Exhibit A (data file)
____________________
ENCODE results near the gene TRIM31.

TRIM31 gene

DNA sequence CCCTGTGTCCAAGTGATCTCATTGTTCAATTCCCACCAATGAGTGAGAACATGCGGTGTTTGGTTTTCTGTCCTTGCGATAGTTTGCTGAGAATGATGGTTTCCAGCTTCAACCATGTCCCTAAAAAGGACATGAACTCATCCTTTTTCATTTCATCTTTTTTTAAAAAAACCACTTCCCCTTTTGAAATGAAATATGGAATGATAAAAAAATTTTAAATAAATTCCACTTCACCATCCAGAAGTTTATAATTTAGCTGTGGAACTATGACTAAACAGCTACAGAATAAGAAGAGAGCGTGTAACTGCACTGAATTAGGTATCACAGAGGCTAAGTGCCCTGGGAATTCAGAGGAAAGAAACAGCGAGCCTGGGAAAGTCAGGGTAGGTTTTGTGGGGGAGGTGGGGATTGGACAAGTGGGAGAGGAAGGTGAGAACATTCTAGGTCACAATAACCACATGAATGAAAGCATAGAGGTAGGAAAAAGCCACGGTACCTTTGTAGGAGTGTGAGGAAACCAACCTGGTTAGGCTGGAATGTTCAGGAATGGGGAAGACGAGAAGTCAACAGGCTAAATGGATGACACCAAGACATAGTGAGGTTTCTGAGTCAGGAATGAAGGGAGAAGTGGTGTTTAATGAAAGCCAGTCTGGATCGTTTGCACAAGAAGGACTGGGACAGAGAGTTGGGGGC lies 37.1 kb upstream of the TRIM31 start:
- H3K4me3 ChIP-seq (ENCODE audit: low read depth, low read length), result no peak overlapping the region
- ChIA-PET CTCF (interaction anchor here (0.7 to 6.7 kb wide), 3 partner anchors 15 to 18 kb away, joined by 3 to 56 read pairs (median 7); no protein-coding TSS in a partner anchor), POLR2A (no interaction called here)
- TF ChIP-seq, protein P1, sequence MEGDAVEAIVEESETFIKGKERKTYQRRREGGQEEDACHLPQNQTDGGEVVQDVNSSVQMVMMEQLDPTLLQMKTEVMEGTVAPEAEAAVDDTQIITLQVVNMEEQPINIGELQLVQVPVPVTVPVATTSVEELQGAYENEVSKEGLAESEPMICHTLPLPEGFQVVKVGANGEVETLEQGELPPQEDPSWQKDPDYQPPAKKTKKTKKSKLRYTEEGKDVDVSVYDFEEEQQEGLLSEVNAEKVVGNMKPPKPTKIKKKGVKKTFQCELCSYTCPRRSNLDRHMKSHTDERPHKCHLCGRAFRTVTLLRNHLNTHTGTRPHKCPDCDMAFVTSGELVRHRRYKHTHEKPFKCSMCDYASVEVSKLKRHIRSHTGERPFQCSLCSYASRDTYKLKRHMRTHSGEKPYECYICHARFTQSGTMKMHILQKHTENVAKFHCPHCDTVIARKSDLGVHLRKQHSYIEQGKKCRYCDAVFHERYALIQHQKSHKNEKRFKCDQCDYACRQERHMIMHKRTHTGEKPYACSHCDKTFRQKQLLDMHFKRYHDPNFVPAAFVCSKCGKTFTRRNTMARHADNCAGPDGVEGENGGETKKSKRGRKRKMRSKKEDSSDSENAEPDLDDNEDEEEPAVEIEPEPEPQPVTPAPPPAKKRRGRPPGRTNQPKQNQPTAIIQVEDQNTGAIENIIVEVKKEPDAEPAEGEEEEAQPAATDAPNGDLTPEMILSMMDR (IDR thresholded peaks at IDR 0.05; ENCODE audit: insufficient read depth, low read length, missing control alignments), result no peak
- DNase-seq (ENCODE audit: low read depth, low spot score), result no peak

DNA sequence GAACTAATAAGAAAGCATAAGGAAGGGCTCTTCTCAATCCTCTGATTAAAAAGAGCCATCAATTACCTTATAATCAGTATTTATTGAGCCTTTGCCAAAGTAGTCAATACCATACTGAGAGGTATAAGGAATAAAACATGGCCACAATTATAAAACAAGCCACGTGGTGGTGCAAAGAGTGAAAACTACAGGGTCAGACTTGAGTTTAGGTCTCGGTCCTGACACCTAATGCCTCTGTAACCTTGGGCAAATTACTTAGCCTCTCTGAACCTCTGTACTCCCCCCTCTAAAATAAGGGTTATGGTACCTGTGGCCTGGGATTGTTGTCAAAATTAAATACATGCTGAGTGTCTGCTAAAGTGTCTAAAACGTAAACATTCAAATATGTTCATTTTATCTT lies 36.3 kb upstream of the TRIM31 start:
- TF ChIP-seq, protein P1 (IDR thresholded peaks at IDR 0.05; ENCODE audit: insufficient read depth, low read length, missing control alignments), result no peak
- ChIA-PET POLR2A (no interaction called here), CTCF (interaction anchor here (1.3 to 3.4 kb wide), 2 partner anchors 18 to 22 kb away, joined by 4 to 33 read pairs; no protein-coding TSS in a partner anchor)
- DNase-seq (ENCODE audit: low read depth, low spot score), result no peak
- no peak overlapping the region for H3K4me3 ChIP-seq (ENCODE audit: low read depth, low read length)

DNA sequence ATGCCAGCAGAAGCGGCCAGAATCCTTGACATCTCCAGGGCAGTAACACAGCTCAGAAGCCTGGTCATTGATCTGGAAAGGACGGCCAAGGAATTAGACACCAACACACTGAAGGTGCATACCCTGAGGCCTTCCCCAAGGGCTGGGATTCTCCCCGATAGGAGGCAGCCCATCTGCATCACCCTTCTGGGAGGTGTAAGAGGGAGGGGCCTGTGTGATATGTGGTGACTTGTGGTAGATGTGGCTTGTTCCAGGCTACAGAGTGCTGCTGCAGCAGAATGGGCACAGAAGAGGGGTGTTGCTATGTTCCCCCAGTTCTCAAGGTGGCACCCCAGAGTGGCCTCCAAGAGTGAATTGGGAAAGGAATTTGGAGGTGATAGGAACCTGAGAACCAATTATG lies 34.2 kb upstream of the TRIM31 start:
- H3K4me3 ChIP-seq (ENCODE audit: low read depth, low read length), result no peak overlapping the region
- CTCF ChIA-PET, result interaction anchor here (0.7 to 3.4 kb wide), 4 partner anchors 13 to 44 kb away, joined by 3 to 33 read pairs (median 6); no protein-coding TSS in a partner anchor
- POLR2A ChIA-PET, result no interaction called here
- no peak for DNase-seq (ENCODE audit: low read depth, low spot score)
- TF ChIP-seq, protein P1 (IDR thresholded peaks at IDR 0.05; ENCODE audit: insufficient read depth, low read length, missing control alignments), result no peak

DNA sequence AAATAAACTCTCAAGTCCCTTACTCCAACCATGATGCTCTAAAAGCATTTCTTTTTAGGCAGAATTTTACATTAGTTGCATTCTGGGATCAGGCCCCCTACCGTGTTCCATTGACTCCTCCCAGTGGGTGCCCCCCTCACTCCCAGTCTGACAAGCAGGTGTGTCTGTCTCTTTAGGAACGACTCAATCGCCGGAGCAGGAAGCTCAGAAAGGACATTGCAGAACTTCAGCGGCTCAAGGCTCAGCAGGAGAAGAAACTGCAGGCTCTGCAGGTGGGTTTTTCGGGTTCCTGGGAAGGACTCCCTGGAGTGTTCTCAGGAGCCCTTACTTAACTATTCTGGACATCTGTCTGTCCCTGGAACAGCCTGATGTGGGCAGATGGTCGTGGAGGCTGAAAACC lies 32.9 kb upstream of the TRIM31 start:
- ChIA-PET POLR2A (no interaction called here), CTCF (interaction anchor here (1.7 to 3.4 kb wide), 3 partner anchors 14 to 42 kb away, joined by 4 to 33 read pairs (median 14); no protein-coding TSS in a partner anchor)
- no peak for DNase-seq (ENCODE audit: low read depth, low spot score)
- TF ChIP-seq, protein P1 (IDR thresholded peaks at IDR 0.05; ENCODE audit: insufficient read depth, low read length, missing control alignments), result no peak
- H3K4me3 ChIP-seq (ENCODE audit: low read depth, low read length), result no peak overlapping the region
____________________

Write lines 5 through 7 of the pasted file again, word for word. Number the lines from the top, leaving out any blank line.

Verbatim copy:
- ChIA-PET CTCF (interaction anchor here (0.7 to 6.7 kb wide), 3 partner anchors 15 to 18 kb away, joined by 3 to 56 read pairs (median 7); no protein-coding TSS in a partner anchor), POLR2A (no interaction called here)
- TF ChIP-seq, protein P1, sequence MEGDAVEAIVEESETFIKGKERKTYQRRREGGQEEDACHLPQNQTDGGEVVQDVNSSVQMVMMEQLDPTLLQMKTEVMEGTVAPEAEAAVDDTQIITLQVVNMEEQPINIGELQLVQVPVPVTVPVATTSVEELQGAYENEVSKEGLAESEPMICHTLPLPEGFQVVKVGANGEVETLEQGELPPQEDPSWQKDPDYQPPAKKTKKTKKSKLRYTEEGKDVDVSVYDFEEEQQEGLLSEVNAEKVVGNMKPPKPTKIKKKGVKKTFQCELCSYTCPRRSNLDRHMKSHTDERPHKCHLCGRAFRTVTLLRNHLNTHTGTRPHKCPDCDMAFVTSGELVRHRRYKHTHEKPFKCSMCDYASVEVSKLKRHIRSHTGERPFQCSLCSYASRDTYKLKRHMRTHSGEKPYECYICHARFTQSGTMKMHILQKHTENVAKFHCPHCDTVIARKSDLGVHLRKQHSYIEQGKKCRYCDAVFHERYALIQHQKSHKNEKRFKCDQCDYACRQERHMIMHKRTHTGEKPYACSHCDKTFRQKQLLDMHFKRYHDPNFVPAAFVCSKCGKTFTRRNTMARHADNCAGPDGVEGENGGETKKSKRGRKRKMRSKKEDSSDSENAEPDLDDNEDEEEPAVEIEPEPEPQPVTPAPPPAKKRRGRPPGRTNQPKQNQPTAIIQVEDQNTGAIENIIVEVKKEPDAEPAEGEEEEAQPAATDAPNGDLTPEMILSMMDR (IDR thresholded peaks at IDR 0.05; ENCODE audit: insufficient read depth, low read length, missing control alignments), result no peak
- DNase-seq (ENCODE audit: low read depth, low spot score), result no peak